NEW YORK, Oct. 9 (UPI) -- The Thai soccer coach responsible for the care of twelve young boys trapped in a cave this summer said the outpouring of international support during his ordeal took him by surprise -- an operation that involved dozens of divers and hundreds of volunteers in June and July.
Ekapol Chanthawong, the assistant coach of the junior soccer team Wild Boars in rural Thailand, helped keep the teens alive with rations during their weeks-long ordeal in the Tham Luang Nang Non cave, where they were trapped after game practice.
Chanthawong, who spoke at the Asia Society on Tuesday, following a trip to Argentina, is traveling with Adul Sam-on, one of the teens, and former Chiang Rai Gov. Narongsak Osottanakorn.
"It is unbelievable that everybody, every person around the world would come and rescue us," Chanthawong told UPI through an interpreter. "I would like to express my thanks and gratitude to everybody who helped us."
The group gained rapid sympathy around the world shortly after running into bad luck. Volunteers from Thailand offered to cook and clean for the families of the missing. British rescuers signed up to dive and find the boys.
Even U.S. President Donald Trump, who continues to advocate for an anti-interventionist foreign policy across many fronts, supported the rescue efforts involving the U.S. Air Force. In July on Twitter he congratulated the Thai Navy SEALs for their "successful rescue" from the "treacherous cave in Thailand."
On behalf of the United States, congratulations to the Thai Navy SEALs and all on the successful rescue of the 12 boys and their coach from the treacherous cave in Thailand. Such a beautiful moment - all freed, great job!- Donald J. Trump (@realDonaldTrump) July 10, 2018
Chanthawong, formerly stateless in Thailand, spoke very little about his experiences inside the cave and gave short answers to most questions from the audience on Tuesday -- often permitting Osottanakorn to take over parts of the conversation.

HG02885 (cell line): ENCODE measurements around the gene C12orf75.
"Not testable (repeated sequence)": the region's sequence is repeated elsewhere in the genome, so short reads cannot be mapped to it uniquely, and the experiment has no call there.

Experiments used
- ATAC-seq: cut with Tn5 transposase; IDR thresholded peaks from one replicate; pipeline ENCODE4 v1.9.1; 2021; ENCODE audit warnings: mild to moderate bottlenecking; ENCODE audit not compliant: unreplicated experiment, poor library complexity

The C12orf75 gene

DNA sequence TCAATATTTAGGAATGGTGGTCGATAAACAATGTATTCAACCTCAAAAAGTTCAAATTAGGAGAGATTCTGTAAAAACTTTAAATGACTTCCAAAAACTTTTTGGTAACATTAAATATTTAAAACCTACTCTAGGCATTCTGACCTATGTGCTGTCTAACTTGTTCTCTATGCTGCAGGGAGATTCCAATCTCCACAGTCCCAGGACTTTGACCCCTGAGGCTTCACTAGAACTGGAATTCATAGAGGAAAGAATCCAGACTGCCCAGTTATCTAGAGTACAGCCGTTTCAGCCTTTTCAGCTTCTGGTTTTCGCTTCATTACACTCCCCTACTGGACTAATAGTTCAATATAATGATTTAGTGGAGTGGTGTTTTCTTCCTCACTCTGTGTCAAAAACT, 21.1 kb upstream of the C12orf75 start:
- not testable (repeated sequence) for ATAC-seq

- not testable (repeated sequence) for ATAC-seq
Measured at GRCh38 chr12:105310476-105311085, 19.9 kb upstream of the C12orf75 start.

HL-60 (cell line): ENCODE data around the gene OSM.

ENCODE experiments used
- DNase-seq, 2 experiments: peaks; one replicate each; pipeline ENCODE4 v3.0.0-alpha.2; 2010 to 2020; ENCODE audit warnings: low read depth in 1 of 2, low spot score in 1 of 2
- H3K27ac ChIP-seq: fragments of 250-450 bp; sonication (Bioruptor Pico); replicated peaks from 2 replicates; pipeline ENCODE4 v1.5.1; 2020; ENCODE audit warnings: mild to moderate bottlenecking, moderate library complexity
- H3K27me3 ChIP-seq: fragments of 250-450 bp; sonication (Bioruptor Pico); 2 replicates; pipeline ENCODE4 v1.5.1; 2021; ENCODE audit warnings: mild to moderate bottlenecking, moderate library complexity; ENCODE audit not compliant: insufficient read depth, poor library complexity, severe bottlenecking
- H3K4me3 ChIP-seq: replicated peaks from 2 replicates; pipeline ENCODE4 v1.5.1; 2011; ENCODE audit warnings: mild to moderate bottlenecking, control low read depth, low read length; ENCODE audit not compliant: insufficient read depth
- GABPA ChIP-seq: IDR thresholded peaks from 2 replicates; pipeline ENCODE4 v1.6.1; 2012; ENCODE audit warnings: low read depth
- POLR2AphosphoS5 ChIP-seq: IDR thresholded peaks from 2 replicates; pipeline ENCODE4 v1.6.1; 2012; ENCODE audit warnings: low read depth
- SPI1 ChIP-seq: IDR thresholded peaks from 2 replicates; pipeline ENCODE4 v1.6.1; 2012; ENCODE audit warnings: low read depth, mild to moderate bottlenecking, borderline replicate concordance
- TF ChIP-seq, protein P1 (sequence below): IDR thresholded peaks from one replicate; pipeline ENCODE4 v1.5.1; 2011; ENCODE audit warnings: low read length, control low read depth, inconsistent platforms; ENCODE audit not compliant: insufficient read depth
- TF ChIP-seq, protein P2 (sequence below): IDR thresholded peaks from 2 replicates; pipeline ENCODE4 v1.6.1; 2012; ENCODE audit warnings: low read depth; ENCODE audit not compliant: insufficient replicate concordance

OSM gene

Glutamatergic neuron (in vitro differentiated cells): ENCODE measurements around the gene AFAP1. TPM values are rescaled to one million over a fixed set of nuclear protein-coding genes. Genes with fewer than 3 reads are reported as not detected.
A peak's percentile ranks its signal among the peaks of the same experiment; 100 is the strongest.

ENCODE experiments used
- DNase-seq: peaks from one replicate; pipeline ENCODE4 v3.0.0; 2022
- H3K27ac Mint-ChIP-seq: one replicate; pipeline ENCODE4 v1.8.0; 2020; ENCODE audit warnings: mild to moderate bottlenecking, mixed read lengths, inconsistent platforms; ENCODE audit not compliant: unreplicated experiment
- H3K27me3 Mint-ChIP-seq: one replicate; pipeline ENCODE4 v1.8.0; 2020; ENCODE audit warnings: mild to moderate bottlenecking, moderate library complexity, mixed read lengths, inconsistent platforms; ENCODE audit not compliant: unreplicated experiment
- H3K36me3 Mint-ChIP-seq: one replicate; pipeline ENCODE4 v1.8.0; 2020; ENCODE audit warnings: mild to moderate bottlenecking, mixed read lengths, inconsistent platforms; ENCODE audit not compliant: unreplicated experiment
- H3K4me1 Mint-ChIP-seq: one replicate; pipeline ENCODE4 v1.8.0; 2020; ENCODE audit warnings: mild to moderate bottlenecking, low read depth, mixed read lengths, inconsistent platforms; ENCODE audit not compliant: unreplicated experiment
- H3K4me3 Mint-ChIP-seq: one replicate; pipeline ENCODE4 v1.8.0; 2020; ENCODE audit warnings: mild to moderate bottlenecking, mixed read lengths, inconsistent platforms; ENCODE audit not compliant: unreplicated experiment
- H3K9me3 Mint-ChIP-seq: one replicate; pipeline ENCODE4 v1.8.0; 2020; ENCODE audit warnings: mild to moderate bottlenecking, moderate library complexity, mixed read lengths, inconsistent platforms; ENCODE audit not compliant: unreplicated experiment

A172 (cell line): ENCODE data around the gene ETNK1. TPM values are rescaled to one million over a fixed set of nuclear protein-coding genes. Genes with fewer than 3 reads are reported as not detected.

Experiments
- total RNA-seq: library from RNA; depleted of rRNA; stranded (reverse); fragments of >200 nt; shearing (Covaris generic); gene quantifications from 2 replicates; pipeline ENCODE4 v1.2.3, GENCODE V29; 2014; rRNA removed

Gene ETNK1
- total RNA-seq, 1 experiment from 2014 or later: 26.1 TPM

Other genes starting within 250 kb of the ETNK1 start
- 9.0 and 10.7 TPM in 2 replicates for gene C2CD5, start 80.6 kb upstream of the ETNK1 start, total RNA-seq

The former governor, who continued to serve during emergency operations, was for weeks the face of the rescue mission -- briefing reporters while managing international expectations.
"There was a lot of pressure on my shoulders," Osottanakorn said. "By the tenth day of the mission, people didn't believe [the children] could be still alive."
The Thai official added a looming monsoon season weighed heavily on him, as efforts to locate the group were being frustrated by rising water levels and strong currents.
Inside the cave, where the group may have been digging a tunnel to the outside world, Chanthawong began to meditate. He taught the boys to do the same.
The soccer coach, a former Buddhist monk who guided the teens to stay calm, may have saved their lives, according to Osottanakorn.
"The oxygen level was 15 percent" in the cave, the Thai official said, lower than the normal 21 percent required for life.
The global chain of cooperation that unfolded in the weeks of the rescue was a testimony to the human spirit, he said.
"If we bring people to live for others I think the world will be better."
Osottanakorn also said the rescue helped give the people of Thailand confidence they can overcome odds.
The event inspired many, including the Thai government, to extend citizenship to Chanthawong and Adul, who were previously deprived of benefits and rights in rural Thailand.
Previously they would have been legally prohibited from marrying, getting a job or a bank account.
Adul, the teen who was able to communicate in English with the team of divers on the day they were rescued, has been the focus of media attention.
He said on Tuesday that he is not special.
"I am just like anybody else," he said.
Like coach Chanthawong, Adul provided short answers to a curious audience demanding to know more.
Surveillance and censorship has become common in the country under the ruling military junta, according to Reporters Without Borders.